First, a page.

1. No. 2 was No. 1: In the fall of 1992, Fremont Ross coach Rex Radeloff was asked by a reporter, "How good is this Woodson guy and, if he s scoring so much [on runs, receptions and returns], why don t you give him ball more often?"
"Well, we ve got a pretty good senior carrying the ball, and [Toddie Price] has earned that spot," Radeloff replied, adding, "but in a few years you re going to see Charles Woodson playing on Sundays."
Radeloff was likely not only correct in his handling of his personnel, he was dead on the money about the guy wearing jersey No. 2, Woodson. Beyond that, he is arguably the best player Northwest Ohio has ever produced.
These assessments were backed by the fact that Woodson, equally adept as an unstoppable running back and sure-tackling defender, was voted as Ohio s Mr. Football in 1994, and were confirmed three years later when he became the first-ever predominantly defensive player to win college football s Heisman Trophy while with the national-champion University of Michigan Wolverines.
Woodson, also an effective receiver and return man at Michigan, has since become a regular all-pro cornerback with the NFL s Oakland Raiders.
As a 6-1, 195-pound senior, Woodson rewrote the Fremont Ross record books. He rushed 218 times for 2,028 yards (9.3 average), caught 10 passes for 160 yards, returned 15 punts for 300 yards, and scored 38 touchdowns plus a two-point run for 230 total points. His career 3,861 rushing yards broke the Ross career mark of Jim Tiller (3,755). His Little Giants teams were 23-8.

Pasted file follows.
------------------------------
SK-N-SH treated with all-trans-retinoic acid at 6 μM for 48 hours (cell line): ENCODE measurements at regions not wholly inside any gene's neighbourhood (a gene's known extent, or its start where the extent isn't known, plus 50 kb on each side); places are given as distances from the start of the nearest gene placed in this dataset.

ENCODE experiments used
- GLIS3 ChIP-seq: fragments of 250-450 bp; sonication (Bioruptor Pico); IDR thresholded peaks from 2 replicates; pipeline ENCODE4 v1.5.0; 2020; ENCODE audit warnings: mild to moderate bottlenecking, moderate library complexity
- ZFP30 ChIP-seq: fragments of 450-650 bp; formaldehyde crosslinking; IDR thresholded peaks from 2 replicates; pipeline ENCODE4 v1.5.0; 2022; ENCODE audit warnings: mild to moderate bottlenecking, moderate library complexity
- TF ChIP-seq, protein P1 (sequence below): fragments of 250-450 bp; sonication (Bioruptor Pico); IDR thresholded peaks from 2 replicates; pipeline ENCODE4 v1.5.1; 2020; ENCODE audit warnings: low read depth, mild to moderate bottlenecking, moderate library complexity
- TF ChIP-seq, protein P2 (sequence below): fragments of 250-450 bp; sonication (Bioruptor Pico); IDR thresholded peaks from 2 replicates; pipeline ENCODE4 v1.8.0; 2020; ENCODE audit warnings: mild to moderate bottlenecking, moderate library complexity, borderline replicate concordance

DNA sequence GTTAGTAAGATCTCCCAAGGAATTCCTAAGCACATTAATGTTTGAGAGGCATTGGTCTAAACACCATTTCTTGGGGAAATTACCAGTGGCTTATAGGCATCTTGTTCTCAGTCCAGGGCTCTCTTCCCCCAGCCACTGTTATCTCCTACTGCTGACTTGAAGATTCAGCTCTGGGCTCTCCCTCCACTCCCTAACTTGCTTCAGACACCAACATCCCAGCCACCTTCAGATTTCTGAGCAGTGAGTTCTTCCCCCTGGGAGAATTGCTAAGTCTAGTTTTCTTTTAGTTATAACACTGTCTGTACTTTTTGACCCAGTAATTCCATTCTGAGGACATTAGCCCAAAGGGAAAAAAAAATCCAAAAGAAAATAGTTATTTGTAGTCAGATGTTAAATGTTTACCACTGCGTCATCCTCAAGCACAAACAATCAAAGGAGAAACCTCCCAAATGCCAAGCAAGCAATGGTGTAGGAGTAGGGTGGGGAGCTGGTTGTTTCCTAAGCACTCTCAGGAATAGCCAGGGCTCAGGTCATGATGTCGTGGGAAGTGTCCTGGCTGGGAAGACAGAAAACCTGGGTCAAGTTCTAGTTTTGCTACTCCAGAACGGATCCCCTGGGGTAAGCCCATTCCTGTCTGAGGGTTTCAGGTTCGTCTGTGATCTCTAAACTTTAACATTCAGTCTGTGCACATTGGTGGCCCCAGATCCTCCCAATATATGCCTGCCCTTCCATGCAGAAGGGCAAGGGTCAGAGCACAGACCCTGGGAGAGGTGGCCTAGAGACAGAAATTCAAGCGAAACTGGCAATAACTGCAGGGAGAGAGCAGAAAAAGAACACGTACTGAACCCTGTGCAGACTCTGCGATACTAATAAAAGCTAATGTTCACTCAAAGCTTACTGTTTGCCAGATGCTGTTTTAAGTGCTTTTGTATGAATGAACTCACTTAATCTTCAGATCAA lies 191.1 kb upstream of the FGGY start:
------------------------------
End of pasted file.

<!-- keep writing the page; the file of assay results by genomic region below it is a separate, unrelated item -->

2. Big Ben: Speaking of Fremont Ross, it was a Fremont News Messenger reporter who was chastized by Findlay High coach Cliff Hite following the Trojans 45-8 GLL pounding of Ross at Findlay s Donnell Stadium on Oct. 30, 1998.
The reporter had the audacity, in Hite s opinion, to suggest in an article earlier that week that a junior receiver named Ben Roethlisberger should rightfully be the Trojans starting QB, ahead of Hite s son Ryan, an All-GLL selection that year.
Whether or not the reporter or Cliff Hite were correct that year will never be known. But one thing is certain: As a senior, few quarterbacks in Ohio high school history were better than Ben Roethlisberger. Certainly no quarterback ever played so well with so little experience at that position.